Pubdate: Thu, 06 Sep 2007
Source: Georgia Straight, The (CN BC)
Copyright: 2007 The Georgia Straight
Author: Peter Lipskis


Your article on Vancouver's race riot 100 years ago was interesting
["Commemorating a race riot", Aug. 30--Sept. 6]. A point not mentioned
is that its legacy continues in the criminalization of
cannabis/hemp/marijuana. If Wikipedia is correct, "The prohibition of
cannabis actually began with the prohibition of opium, which itself
began with an anti-Asian riot in Vancouver, British Columbia [in
1907]. Ottawa sent the new deputy Minister of Labour (and future
Prime Minister) William Lyon Mackenzie King to Vancouver to resolve
the issue. Since the Asian businessmen were licensed opium dealers,
Mackenzie King condoned the racist riot on the opium dens, arguing
that because 'white women and girls' were customers, the riot was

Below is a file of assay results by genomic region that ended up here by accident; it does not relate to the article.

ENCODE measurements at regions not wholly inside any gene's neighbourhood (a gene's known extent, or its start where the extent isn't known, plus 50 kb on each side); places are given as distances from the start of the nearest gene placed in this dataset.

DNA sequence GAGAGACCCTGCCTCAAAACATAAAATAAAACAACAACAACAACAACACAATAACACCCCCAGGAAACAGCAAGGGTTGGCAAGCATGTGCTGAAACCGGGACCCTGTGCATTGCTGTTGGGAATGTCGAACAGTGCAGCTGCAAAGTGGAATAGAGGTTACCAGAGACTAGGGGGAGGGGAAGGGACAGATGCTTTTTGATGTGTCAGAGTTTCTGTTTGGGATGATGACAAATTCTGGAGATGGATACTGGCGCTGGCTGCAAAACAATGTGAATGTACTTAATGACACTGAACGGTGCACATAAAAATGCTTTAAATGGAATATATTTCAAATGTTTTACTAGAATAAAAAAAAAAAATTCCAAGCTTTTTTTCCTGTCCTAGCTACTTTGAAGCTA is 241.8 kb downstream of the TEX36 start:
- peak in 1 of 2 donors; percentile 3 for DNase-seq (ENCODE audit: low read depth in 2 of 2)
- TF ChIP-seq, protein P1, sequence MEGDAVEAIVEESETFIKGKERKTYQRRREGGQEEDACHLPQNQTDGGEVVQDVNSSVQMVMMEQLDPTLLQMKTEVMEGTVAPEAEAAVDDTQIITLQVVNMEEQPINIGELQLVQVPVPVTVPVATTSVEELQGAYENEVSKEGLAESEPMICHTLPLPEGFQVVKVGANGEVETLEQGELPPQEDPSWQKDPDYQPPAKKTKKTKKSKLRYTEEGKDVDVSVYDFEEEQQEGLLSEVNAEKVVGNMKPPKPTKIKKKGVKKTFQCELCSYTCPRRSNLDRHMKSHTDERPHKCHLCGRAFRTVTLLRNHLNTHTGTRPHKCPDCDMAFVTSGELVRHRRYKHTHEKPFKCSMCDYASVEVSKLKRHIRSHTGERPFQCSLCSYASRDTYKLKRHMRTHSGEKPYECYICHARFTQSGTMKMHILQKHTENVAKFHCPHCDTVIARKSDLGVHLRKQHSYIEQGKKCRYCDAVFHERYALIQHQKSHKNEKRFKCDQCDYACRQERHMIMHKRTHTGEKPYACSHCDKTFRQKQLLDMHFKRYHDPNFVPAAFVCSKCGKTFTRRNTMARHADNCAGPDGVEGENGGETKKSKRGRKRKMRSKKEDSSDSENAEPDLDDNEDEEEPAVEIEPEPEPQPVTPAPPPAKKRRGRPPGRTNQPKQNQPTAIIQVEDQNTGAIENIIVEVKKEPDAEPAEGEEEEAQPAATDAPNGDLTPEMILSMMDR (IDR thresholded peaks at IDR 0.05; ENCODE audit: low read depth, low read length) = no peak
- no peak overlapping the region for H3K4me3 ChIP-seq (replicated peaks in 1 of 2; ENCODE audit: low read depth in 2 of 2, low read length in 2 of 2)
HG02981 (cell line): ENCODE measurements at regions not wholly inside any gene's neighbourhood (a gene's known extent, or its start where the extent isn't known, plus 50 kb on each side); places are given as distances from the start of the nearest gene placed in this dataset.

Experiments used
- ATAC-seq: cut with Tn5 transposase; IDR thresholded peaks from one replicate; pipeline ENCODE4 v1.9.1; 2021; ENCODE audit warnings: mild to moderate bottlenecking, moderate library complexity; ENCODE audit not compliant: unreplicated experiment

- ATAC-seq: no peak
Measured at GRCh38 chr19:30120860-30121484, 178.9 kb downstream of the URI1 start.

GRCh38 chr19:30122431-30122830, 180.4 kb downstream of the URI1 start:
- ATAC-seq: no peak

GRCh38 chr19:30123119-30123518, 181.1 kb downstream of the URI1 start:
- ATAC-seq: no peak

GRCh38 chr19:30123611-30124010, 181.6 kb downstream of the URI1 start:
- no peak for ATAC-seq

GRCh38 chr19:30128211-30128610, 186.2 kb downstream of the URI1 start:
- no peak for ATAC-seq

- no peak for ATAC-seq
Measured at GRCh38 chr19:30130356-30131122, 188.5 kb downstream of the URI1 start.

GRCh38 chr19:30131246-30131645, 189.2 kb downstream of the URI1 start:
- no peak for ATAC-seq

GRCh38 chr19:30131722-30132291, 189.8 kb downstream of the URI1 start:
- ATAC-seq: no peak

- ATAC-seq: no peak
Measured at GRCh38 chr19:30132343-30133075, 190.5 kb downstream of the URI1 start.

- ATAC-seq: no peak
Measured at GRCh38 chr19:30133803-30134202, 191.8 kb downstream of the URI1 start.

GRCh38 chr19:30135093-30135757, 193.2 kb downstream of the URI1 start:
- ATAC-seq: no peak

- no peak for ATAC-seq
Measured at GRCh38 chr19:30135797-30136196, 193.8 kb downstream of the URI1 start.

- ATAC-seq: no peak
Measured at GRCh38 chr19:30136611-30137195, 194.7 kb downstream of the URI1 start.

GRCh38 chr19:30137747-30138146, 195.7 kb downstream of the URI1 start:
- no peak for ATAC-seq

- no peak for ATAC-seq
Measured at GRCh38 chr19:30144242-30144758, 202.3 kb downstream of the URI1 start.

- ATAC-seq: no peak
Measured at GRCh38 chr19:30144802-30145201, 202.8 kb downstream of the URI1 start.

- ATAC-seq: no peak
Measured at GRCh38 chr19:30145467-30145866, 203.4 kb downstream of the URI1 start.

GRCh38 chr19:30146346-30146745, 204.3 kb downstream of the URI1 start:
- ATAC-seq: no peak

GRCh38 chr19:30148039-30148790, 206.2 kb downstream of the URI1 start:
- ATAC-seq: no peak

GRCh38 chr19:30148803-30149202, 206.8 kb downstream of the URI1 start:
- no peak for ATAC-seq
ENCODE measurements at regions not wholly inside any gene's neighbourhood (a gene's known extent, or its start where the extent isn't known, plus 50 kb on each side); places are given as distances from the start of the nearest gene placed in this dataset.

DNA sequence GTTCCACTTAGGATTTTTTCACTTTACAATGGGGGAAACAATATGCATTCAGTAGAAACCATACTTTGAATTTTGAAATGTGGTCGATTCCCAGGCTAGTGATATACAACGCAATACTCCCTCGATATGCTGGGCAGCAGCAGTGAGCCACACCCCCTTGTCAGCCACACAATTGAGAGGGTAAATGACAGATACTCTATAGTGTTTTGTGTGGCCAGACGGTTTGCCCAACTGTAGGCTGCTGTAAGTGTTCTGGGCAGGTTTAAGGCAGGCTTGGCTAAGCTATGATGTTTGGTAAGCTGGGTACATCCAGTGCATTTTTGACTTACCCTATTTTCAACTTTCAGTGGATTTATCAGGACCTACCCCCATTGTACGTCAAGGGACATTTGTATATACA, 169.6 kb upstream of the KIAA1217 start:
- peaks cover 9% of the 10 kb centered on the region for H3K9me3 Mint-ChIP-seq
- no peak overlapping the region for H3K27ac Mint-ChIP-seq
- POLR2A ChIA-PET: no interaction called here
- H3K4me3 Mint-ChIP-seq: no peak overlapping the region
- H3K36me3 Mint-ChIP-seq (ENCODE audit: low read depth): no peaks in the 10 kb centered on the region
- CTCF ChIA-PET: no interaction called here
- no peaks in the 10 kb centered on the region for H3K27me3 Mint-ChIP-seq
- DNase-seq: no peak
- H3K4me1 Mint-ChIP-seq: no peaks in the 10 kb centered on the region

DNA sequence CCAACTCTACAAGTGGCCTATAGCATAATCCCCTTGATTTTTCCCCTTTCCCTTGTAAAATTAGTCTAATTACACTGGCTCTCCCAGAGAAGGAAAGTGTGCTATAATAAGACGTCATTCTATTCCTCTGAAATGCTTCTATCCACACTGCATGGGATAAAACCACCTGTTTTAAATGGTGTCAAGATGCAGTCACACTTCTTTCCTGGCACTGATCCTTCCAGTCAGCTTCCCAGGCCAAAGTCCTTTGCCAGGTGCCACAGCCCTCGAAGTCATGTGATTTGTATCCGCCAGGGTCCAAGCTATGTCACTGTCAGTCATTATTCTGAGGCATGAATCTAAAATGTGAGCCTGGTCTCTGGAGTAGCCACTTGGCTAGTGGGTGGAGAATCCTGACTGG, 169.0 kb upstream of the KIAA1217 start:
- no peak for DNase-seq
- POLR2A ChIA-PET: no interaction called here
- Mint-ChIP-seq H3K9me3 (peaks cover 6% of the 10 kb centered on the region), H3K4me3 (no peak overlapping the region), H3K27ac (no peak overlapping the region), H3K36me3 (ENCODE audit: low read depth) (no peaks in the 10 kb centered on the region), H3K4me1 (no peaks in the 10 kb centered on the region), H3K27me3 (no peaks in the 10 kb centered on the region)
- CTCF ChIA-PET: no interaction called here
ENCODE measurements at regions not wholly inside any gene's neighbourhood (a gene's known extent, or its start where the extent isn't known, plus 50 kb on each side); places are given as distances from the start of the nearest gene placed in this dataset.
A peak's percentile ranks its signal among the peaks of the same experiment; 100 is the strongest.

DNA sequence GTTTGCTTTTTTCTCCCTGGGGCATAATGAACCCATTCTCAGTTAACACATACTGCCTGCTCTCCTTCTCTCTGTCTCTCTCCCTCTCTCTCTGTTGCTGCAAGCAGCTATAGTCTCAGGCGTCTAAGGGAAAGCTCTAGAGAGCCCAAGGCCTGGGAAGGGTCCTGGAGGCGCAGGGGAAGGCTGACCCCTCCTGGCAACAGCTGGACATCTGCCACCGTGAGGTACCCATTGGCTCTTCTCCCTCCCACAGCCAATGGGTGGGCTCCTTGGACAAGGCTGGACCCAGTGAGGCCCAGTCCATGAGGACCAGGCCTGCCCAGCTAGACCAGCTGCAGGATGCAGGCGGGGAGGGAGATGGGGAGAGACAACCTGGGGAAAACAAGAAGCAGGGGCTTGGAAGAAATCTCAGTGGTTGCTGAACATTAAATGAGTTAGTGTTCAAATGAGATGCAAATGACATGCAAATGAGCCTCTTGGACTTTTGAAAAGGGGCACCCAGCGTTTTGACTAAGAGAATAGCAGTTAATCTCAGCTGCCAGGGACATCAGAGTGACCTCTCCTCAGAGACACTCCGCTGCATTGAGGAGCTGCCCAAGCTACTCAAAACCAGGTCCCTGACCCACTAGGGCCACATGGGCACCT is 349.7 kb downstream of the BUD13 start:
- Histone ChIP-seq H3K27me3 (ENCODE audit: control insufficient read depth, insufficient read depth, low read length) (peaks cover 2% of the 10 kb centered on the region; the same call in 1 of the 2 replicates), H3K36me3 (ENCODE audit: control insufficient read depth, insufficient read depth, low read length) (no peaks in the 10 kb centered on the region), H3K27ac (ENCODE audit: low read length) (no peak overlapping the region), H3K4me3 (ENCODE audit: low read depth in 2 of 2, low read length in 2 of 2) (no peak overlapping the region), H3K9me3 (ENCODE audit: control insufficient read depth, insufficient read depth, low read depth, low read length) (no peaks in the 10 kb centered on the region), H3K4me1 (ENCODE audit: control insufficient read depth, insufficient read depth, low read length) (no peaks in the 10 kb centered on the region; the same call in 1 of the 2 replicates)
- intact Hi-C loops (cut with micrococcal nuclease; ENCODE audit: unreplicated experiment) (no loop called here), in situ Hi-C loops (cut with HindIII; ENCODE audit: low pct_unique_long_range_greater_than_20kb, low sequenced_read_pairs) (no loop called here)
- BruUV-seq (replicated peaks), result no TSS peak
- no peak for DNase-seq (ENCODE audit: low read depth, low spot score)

justified. Instead of providing compensation, Mackenzie King created
the Anti-Opium Act of 1908--North America's first national anti-drug
law. The law was racist on the surface--it forbade opium sales in
Chinese opium dens but allowed it to continue in white botanical drug

Canada's first female judge, Emily Murphy, wrote a book called The
Black Candle in 1922. Wikipedia continues: "These stories were mostly
about opium and the Chinese, but Marihuana was also mentioned. Murphy
took scare stories from American newspapers and repeated them
verbatim, ascribing the worst crimes to the much-scapegoated hemp plant.

Like Mackenzie King, Murphy saw opium as a tool the dark races used to
seduce good white girls and just added cannabis to their evil arsenal."

Canada passed the Immigration Exclusion Act in 1923. At that time,
"cannabis was added to the growing list of prohibited drugs, with
absolutely no debate in Parliament."


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